I’ve just returned from one of our “escape from the madding crowd” holidays.
This time we ticked off one of the wishes on my husband’s bucket list.
So this year we took a 17 day break from work to head “bush” to drive across the Simpson Desert, one of the iconic Australian 4WD tracks.
We drove from Melbourne to started our camping trip in Birdsville.
As there isn’t a town, or petrol station, between Birdsville in the east and Mt Dare, 514 km to the west, this trip required us to be self-sufficient with water, food and fuel for at least 5 days.
I had been a little apprehensive about the isolation of the trip but, from past experience, I knew that if something went wrong there would always be another traveller coming by within a day.
Little did I realise how true this would be! I think we passed, and spoke to, more people on the road in the four days, crossing the Simpson Desert, than we have met on any of our other bush camping, escape work trips.
The difference on this trip was the knowledge that there isn’t any internet access in the area, and no telephone service for emergencies unless you had hired a satellite phone from Birdsville, or Mt Dare.
Fortunately we didn’t need to use our “Sat” phone, but we did meet a group who had had to use their’s to call for medical help when one of their party broke a leg 160 km, or more, out of Birdsville.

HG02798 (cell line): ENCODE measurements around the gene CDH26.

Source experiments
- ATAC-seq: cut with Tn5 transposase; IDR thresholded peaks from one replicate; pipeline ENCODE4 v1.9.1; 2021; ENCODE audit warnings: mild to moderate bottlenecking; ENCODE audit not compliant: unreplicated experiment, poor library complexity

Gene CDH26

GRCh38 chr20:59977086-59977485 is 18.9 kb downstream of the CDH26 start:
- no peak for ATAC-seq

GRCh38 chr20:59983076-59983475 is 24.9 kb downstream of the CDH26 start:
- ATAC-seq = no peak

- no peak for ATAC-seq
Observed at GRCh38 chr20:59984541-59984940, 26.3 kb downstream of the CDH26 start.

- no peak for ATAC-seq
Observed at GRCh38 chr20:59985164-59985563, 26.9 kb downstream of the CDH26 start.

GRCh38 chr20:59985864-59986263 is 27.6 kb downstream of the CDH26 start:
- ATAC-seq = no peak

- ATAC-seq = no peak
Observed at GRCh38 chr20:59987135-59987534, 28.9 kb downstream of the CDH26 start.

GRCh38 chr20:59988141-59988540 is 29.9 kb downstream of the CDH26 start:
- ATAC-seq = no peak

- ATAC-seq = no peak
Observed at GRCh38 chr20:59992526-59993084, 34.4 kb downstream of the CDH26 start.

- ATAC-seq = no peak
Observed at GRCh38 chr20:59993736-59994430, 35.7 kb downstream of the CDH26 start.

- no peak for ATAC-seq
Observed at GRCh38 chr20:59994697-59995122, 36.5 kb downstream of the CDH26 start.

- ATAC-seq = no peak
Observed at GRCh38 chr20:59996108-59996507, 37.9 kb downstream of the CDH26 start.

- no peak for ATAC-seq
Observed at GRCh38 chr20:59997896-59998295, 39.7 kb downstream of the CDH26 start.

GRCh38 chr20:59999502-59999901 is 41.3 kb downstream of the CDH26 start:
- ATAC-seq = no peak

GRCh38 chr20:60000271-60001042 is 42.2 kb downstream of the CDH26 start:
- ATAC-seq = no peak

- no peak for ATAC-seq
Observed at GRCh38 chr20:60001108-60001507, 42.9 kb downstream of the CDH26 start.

Once I realised how “busy” the road was going to be I couldn’t resist counting cars and motor bikes (and bird life):
- Day One: 18 vehicles
- Day Two: 27 cars & 6 motor bikes
- Day Three: 5 cars, (plus 2 Black Shouldered Kites & 5 Wedgetail Eagle sightings)
- Day Four: 24 cars (plus 1 wedgetail eagle & 2 Australian Bustards, “bush turkeys” )
- Day Five: Stopped counting as we were back on maintained roads, driving between Dalhousie Springs and Mt Dare.
Every day we saw budgerigars, zebra finches, willy wagtails, blue wrens and a variety of other small birds, and large raptors, in numbers too great to count.
Apologies for this post not being truly textile related.
I didn’t take any sewing with me as I knew how dusty, and rough, the roads would be, and that the light would not be bright enough to stitch at night, but I think I have a collection of photos for landscape quilts that will keep me occupied for a long time.
Although the actual Simpson Desert crossing was the reason for the trip, it was only 4 days out of the 17 day holiday.
So don’t forget to pop back regularly to see future posts about the inspiration from the colours of inland Australia and women’s life in the outback.
Did I mention that I took 705 photos in the 17 day trip?